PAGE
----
Producing the EVO as a diesel-only offering has some major drawbacks. It would keep the vehicle out of most motor-sport competition for one, and it would also make it a difficult sell in diesel-resistant markets such as Japan and the United States. The only positive is an ability to keep its CO2 emissions to below the 200 g/km mark.
In terms of performance the new diesel-electric set up should allow the next-gen EVO to do the 0-100 km/h sprint in under five seconds. The model would also continue to use the S-AWC all-wheel drive system that makes the EVO such a sharp handler.
For the Impreza STi the changes won’t be so extreme, Subaru is planning on a diesel version for the new model due out in 2012. The engine would be an increased-output version of the 2.0 litre diesel that’s currently in the Impreza lineup.
May 27th, 2010 by Darren Cottingham
Rumours have begun circulating that the release of Toyota’s FT-86 rear-drive sports coupe will be delayed from 2011 to 2013.
The reasons behind the delay are varied, and include speculation on a different design direction, the economic slowdown, Toyota’s recent recall issues and interestingly the possibility of a revised powertrain strategy that could include some kind of hybrid power.
The FT-86 generated some serious interest in the performance car scene after all it was to be the spiritual successor to the Corolla AE86 but it was just a concept. Now, Toyota is apparently second-guessing the styling of the coupe before it reaches production. ToMoCo is also keeping a close eye on the success of the Honda CR-Z, which may end up influencing Toyota’s decision on the final drivetrain specs of the FT-86.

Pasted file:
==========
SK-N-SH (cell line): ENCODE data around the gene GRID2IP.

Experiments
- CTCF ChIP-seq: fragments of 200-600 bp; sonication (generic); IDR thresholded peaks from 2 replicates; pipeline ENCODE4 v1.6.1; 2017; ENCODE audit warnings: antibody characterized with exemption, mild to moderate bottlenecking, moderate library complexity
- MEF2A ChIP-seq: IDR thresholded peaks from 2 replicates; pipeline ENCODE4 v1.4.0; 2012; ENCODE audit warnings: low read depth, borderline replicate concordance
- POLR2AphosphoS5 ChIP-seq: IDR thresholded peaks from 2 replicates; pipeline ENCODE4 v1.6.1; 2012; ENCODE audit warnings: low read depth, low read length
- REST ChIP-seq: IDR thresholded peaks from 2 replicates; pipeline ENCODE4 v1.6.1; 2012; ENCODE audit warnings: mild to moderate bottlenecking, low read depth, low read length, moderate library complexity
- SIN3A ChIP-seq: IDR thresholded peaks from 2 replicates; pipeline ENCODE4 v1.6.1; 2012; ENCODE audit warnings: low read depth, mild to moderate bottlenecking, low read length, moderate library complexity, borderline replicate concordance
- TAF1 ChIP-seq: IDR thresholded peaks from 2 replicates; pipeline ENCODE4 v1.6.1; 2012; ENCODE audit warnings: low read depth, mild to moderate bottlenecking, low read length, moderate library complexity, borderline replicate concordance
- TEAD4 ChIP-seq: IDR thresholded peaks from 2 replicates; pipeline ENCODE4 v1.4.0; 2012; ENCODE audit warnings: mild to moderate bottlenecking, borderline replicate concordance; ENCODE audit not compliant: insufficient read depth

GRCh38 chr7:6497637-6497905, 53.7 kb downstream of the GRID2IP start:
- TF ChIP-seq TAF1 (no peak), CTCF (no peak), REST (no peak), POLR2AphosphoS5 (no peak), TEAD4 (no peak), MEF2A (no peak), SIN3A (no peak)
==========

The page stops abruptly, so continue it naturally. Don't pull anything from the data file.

That could mean a hybrid powerplant is on the cards, which may not be a bad thing, but if Toyota decides to produce the coupe as a front-driver, it will loose most of its cred rapidly. More will be revealed when the next example of the FT-86 debuts at the Tokyo Motor Show at the end of 2011.
May 20th, 2010 by Darren Cottingham
Luxury is starting to mix in with hybrid technology more and more. Now it looks like BMW’s 3 Series will be the next vehicle to get the electric motor treatment. While speaking with shareholders, BMW top brass Norbert Reithofer annouunced that the company’s high volume seller 3 Series will be offered with a hybrid option shortly. Exactly when hasn’t been announced but the 5 Series hybrid is scheduled for sale next year, so the 3-Series hybrid may spark up sometime in 2012.
BMW says that its biggest motivation for spreading hybrid tech amongst its models isn’t just emissions standards. The German manufacturer also said that high demand in Japan has created the move. According to Reithofer, most Japanese consumers won’t take the time to look at a brand unless there are multiple hybrid options offered.
While the move is mostly sales based, it won’t hurt the company’s goal of cutting CO2 emissions by 25 percent between now and 2020. It appears now that hybrids are key to meeting the new emissions rules while still allowing adequate power to move relatively large, heavy luxury cars around.
May 13th, 2010 by Darren Cottingham